nep-acc New Economics Papers
on Accounting and Auditing
Issue of 2022‒04‒25
four papers chosen by

  1. Is Ireland the most Intangible Intensive Economy in Europe? A Growth Accounting Perspective By Kostarakos, Ilias; McQuinn, Kieran; Varthalitis, Petros
  2. Corporate Disclosure, Compliance and Consequences: Evidence from Russia By Banerjee, Suman; Estrin, Saul; Pal, Sarmistha
  3. INDICATORS FOR EVALUATION OF PUBLIC MANAGEMENT By Maury Cruz, Luis Alberto; Cruz-Juárez, Alberto; Medel-Ramírez, Carlos
  4. A Case Study of Professionals’ Institutional Work in Digitalisation By Masashi Goto

  1. By: Kostarakos, Ilias; McQuinn, Kieran; Varthalitis, Petros
    Date: 2022
  2. By: Banerjee, Suman (Stevens Institute of Technology); Estrin, Saul (London School of Economics); Pal, Sarmistha (University of Surrey)
    Abstract: Does the introduction of corporate transparency and disclosure rules in emerging economies affect compliance, and therefore earnings quality and firm performance? We explore these questions for an important emerging economy, Russia, using a natural experiment, the 2002 introduction of Russian corporate governance code. We exploit the exogenous variation in voluntary disclosure and find a significant increase in corporate disclosure among the domestic Russian firms over the period 2003-07 when firms gradually adopted some but not all disclosure rules. The immediate effect of the introduction was a drop in reported earnings. Market valuation, however, only improved for domestic firms after 2007, when all domestic firms had complied. However, cross-listed firms, which were already satisfying international standards, remained largely unaffected. Though average compliance by domestic firms was only 53%, average firm value of treated domestic firms, relative to cross-listed ones, went up by about 10%. Results are robust, confirm external validity and offer important policy implications for other emerging/transition economies.
    Keywords: increased disclosure, processing cost of information, market valuation, reported earnings, cost of capital, domestic vs. cross-listed firms, 2002 Russian Corporate Governance Code, difference-in-difference model, Russia
    JEL: G3 K29 O38
    Date: 2022–02
  3. By: Maury Cruz, Luis Alberto; Cruz-Juárez, Alberto; Medel-Ramírez, Carlos
    Abstract: This study proposes to evaluate the degree of democratic governance of public management through the analysis of public information. For this purpose, the transparency portals of the obligated subjects are analyzed, applying a series of indicators, postulates, axioms and theorems, with which possible cases of corruption can be identified. This study answers the question: How to evaluate the degree of democratic governance of public management from the analysis of the portals of the obligation of transparency of the obligated subjects at the federal, state and municipal levels? To this end, indicators are developed to evaluate the quality of public information, levels of transparency, corruption, accountability, social participation, citizen oversight and democratic governance, to be applied in the first instance to transparency portals of the obligated subjects. These indicators, as a whole, provide the guideline for evaluating the degree of democratic governance of a given public management at the federal, state or municipal level. It should be noted that the methodology for this evaluation is multi and interdisciplinary in nature, combining philosophical, political, legal, economic and accounting aspects.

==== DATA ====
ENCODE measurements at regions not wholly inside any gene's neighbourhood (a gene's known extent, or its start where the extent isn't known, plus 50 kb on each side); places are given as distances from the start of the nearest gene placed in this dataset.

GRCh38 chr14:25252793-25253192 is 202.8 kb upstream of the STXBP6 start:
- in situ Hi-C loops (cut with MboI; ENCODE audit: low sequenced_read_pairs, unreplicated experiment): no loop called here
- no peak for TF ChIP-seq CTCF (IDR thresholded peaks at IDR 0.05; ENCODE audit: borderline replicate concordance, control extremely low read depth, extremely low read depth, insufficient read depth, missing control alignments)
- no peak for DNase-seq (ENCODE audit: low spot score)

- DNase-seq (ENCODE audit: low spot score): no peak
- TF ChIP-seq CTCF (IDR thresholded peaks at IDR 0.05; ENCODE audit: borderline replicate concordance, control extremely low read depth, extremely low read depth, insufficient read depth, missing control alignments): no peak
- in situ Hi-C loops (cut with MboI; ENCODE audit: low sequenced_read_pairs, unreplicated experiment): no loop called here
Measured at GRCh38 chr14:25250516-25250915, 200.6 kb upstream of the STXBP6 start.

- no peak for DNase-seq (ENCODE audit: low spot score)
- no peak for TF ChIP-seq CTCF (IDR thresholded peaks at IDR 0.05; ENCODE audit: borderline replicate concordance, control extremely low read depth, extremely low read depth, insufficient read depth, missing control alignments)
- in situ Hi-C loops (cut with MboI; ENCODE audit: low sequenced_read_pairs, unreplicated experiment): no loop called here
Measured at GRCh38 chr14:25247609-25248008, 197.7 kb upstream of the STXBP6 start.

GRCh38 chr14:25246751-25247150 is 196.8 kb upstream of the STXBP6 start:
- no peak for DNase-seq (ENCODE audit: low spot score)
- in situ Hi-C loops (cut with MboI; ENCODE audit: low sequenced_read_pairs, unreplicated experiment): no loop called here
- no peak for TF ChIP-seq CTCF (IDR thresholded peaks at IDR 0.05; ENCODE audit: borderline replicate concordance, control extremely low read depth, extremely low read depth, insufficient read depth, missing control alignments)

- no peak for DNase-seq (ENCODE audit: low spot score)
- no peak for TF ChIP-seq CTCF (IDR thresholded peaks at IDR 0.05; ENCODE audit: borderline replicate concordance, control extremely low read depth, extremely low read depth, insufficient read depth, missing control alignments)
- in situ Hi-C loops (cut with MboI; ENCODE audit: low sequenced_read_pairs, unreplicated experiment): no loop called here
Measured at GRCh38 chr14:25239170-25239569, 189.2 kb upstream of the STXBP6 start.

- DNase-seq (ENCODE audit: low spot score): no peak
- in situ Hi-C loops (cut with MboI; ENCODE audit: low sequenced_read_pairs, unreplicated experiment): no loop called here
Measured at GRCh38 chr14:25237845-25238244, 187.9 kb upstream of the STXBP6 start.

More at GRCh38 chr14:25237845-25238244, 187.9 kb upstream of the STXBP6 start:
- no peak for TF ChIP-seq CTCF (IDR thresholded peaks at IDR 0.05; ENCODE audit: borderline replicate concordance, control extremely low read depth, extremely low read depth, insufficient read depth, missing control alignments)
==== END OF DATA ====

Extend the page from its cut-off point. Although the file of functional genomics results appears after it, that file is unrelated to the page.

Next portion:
Keywords: Indicator, Quality, Public information, Transparency, Corruption, Social participation, Accountability, Citizen oversight and Democratic governance.
    JEL: C82 H77 H83 I39 K42 O38
    Date: 2021–06–06
  4. By: Masashi Goto (Research Institute for Economics and Business Administration, Kobe University, JAPAN)
    Abstract: This study explores approaches that a profession can use to maintain its professional institution when facing an emerging technology that has the potential ability to disrupt the professional institutional arrangements. With the theoretical lens of institutional maintenance work, I conducted a case study of the audit profession and artificial intelligence (AI) in Japan between 2015 and 2019, with a particular focus on the way how the professional association and dominant large firms coped with their deteriorating professional reputations and negative social perceptions about the future of the profession. The analysis reveals that the professionals engaged in a mix of internal and external preventive institutional maintenance work both at the field and firm levels, even before specific disruptors or alternative solutions of the existing audit work emerged. Their institutional work focused on developing new practices enabled by AI and advanced digital technologies and on establishing a renewed theory of their legitimacy as the leaders of digitalisation. This study expands our knowledge of institutional work and professions by introducing proactive digitalisation as an important form of institutional work in this digital age, as well as ‘preventive defence’ institutional work as a neglected strategic approach to nullify potential threats to institutions.
    Keywords: Institutional maintenance work; Profession; Artificial intelligence; Qualitative study
    Date: 2022–03

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NEP’s infrastructure is sponsored by the School of Economics and Finance of Massey University in New Zealand.